Edwards v. Southwest Airlines: Ticketing and Boarding Are Preempted “Services”

Last year, the Sixth Circuit made a clarifying decision in Edwards v. Southwest Airlines Co. regarding the context of state law claims related to airline services preempted under the Airline Deregulation Act (ADA). The ADA was enacted in 1978 to reduce government regulations on the airline industry. The integration of the ADA into U.S. law was a historic moment, known as the first instance of industry deregulation. The preemption provision incorporated in the act ensures that states do not create additional regulations in an industry that is federally deregulated. The act provides that states “may not enact or enforce a law, regulation, or other provision having the force and effect of law related to a price, route, or service of an air carrier that may provide air transportation under this subpart.” 49 U.S.C.S. § 41713 (b) (1) (LexisNexis 2021).

In Edwards, the plaintiff Ahmed Edwards brought suit against Southwest Airlines, alleging intentional interference with a parent-child relationship, negligence, and intentional infliction of emotional distress stemming from Southwest allowing Edwards’ child to board its plane without parental supervision. The Southern District of Ohio held that the ADA preempted Edwards’ claims.

Notably, in reaching its decision, the court relied on Litchfield and In re Air Disaster, cases where the courts found that the respective state law claims were not preempted under the ADA. Despite the different outcomes, both decisions outlined the context in which a claim is specifically related to “service” under the ADA. In Litchfield, the Sixth Circuit held that “those actions resulting from services provided by individual airline employees directly to passengers, such as ticketing, boarding… are related to the airline’s services.” The Edwards court thus applied this reasoning to support its conclusion ticketing and boarding related directly to the services of Southwest Airlines. Consequently, under the ADA, Edwards’ state law claims were preempted.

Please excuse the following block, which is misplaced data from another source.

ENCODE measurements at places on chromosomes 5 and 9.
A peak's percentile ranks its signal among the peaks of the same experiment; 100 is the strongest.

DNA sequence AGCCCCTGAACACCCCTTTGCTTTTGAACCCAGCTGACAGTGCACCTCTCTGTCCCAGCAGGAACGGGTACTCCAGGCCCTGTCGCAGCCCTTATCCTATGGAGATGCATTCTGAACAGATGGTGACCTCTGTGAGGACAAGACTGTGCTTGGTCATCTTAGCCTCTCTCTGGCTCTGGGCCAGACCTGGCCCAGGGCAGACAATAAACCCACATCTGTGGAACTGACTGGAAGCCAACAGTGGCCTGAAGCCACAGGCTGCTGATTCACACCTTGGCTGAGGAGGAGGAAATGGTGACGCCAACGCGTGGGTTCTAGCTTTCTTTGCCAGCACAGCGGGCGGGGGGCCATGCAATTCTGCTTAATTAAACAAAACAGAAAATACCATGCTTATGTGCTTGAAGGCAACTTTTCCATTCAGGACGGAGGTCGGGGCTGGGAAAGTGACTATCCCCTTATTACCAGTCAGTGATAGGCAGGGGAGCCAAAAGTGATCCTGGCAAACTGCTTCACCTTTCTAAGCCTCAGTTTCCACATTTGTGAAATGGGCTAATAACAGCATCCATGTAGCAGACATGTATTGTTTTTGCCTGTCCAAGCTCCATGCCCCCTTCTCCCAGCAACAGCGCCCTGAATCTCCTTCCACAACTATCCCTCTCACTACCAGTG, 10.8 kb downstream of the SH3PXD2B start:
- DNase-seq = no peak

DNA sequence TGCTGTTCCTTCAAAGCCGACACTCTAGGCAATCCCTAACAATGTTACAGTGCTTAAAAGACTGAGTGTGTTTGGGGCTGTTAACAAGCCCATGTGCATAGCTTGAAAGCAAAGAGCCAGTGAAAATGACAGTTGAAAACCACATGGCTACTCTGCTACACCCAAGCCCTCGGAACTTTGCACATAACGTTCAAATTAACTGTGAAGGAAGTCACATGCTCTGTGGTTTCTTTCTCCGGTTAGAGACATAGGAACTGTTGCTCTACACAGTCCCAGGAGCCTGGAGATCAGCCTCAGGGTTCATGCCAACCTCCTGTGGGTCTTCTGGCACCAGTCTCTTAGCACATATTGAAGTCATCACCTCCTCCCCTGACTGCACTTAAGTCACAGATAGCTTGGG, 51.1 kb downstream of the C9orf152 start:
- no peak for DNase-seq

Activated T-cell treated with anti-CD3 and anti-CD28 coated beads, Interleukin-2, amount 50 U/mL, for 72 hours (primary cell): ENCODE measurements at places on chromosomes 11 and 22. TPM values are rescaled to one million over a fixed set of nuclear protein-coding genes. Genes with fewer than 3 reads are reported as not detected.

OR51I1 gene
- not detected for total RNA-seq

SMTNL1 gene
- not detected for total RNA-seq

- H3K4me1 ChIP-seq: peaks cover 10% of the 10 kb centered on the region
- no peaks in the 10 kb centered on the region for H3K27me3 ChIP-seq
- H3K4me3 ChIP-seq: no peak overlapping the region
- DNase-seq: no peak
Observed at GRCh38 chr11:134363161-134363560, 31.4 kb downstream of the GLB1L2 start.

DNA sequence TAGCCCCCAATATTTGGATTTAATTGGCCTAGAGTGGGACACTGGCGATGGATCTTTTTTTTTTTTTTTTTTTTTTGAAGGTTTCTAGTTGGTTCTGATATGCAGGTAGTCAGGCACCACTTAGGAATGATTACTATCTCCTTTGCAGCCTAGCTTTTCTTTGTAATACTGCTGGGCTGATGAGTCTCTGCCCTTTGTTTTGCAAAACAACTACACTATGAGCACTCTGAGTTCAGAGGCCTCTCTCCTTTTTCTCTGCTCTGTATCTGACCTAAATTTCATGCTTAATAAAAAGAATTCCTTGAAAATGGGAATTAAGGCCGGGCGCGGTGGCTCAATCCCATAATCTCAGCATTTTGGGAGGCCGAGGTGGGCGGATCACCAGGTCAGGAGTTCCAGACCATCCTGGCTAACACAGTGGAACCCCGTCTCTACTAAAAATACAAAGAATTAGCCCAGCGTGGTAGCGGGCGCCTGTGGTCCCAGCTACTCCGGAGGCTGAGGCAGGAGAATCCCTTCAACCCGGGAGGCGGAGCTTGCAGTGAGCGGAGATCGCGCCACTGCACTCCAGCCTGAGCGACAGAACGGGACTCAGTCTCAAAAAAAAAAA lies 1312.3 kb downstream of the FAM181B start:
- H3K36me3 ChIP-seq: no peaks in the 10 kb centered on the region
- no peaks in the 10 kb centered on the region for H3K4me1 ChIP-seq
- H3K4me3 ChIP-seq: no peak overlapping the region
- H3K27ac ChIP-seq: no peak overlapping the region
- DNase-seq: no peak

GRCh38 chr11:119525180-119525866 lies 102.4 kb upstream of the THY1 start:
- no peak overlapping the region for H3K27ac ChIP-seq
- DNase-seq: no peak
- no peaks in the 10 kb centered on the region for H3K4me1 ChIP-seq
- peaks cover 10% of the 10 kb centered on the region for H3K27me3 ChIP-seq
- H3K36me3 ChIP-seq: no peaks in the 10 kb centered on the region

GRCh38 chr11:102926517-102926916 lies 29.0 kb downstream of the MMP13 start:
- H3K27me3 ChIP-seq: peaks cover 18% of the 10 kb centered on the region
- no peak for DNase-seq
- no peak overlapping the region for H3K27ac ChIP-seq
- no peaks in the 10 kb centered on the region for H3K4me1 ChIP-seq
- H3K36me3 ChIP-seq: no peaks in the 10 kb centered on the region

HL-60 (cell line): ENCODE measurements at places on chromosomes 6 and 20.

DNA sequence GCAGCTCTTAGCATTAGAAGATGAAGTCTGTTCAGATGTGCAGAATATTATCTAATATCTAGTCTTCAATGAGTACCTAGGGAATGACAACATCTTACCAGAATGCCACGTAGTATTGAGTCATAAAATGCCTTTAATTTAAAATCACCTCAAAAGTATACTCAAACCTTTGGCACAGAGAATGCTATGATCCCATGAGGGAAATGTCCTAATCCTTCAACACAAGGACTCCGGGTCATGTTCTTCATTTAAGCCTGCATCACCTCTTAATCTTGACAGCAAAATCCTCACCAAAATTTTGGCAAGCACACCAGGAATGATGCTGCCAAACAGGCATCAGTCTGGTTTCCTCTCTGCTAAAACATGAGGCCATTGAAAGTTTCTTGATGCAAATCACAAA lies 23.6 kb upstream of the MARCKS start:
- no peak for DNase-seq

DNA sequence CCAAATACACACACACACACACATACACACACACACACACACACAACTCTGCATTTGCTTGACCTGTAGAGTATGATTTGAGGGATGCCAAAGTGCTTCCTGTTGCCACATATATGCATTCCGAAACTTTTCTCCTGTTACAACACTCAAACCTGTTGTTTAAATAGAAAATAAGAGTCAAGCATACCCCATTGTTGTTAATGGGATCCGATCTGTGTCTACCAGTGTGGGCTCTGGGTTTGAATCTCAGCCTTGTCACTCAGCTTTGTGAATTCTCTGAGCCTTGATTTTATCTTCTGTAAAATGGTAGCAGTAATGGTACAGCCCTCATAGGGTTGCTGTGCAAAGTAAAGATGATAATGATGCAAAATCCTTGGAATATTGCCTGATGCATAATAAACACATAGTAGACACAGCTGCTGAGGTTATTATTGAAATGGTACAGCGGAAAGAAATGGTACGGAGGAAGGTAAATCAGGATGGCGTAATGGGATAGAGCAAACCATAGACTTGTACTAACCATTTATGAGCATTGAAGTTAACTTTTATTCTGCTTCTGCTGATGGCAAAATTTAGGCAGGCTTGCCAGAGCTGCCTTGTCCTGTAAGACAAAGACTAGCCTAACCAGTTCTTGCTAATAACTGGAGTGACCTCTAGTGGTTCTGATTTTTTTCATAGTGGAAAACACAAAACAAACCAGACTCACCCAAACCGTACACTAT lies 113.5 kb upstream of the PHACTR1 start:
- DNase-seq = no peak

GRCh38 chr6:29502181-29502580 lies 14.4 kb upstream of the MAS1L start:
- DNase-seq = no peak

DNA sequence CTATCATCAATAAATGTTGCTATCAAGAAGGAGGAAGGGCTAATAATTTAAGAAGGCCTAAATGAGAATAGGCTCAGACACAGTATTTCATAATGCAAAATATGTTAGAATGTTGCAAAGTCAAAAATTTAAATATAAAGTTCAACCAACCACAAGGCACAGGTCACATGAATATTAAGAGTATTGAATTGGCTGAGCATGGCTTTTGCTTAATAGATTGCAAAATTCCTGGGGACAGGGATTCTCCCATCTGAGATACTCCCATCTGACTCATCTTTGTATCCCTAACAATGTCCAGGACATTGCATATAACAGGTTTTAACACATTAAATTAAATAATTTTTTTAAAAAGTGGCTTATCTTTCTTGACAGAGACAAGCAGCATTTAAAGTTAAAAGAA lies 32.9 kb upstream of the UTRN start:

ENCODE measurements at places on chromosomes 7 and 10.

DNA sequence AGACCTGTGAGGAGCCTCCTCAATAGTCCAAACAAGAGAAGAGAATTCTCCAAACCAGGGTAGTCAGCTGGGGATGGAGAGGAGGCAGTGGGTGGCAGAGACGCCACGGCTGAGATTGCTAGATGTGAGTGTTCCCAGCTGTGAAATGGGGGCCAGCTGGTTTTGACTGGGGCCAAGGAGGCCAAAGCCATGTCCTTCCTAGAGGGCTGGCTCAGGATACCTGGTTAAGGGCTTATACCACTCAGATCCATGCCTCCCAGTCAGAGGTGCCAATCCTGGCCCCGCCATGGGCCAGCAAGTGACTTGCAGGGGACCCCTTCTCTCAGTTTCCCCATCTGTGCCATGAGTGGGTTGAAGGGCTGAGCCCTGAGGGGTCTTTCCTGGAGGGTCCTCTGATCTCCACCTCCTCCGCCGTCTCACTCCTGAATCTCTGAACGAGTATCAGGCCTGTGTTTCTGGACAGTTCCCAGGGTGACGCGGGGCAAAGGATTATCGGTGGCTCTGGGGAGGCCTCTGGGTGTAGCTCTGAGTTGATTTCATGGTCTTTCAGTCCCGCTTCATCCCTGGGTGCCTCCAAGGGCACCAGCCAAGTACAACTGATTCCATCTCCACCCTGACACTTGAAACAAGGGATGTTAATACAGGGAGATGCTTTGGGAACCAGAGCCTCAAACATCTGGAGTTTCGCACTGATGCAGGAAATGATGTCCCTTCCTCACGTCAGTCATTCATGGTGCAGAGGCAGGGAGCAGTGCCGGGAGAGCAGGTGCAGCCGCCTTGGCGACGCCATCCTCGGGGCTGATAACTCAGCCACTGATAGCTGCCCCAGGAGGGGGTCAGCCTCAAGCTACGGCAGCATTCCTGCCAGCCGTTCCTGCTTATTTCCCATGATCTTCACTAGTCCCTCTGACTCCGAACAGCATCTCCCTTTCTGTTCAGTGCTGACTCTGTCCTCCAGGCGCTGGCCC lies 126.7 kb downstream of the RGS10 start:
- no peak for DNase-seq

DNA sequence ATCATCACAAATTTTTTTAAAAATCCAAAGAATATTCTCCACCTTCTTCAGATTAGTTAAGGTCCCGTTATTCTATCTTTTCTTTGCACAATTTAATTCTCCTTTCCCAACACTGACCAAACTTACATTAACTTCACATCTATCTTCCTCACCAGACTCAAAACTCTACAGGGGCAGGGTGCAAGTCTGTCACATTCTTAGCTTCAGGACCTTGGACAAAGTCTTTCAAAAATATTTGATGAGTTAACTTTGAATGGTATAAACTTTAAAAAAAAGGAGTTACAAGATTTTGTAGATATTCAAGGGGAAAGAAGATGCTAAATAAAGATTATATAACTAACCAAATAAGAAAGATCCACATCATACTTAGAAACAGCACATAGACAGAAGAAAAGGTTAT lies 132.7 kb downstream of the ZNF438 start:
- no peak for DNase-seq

The holding in Edwards is an important progression for the aviation industry. The decision articulates and applies a definition for the term “service” under the ADA for the first time in the Sixth Circuit, resulting in the clarification of a previously ambiguous term, and affirming that ticketing and boarding are services that fall under ADA preemption. Not only is the aviation industry granted additional protection through this decision by preventing regulation in their deregulated sector, the decision also provides further guidance for bringing a preemption defense regarding services, allowing airlines to efficiently improve litigation strategies.

Julia Tierney also contributed to this blog